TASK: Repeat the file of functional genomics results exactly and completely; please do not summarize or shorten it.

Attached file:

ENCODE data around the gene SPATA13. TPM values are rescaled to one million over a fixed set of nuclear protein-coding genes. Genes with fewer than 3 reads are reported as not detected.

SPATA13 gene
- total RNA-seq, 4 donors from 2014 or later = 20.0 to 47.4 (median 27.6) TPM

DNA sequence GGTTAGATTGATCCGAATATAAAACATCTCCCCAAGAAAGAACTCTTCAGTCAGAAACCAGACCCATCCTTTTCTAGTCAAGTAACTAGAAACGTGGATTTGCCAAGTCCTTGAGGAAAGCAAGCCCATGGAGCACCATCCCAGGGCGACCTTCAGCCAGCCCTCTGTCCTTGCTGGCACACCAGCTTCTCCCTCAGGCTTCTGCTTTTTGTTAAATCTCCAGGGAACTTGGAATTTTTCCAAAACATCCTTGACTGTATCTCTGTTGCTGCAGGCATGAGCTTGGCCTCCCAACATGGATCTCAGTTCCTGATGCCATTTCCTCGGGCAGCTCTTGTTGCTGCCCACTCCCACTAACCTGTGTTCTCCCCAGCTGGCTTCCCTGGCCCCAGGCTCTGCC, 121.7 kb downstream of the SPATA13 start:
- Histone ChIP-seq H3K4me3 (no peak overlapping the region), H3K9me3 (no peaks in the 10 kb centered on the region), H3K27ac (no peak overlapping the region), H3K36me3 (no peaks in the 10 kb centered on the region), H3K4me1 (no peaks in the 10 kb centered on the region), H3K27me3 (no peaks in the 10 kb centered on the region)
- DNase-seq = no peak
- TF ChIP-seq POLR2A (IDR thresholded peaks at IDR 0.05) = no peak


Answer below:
ENCODE data around the gene SPATA13. TPM values are rescaled to one million over a fixed set of nuclear protein-coding genes. Genes with fewer than 3 reads are reported as not detected.

SPATA13 gene
- total RNA-seq, 4 donors from 2014 or later = 20.0 to 47.4 (median 27.6) TPM

DNA sequence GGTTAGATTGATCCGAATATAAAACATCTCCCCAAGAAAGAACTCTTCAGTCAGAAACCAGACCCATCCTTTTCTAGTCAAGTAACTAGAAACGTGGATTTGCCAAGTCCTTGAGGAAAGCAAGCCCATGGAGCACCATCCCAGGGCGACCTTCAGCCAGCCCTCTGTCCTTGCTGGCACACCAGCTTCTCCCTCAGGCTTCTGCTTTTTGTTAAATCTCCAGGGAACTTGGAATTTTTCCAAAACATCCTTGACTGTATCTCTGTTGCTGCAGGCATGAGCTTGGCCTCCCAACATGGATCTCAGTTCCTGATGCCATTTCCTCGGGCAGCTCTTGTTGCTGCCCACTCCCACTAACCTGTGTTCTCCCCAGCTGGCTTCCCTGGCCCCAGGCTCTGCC, 121.7 kb downstream of the SPATA13 start:
- Histone ChIP-seq H3K4me3 (no peak overlapping the region), H3K9me3 (no peaks in the 10 kb centered on the region), H3K27ac (no peak overlapping the region), H3K36me3 (no peaks in the 10 kb centered on the region), H3K4me1 (no peaks in the 10 kb centered on the region), H3K27me3 (no peaks in the 10 kb centered on the region)
- DNase-seq = no peak
- TF ChIP-seq POLR2A (IDR thresholded peaks at IDR 0.05) = no peak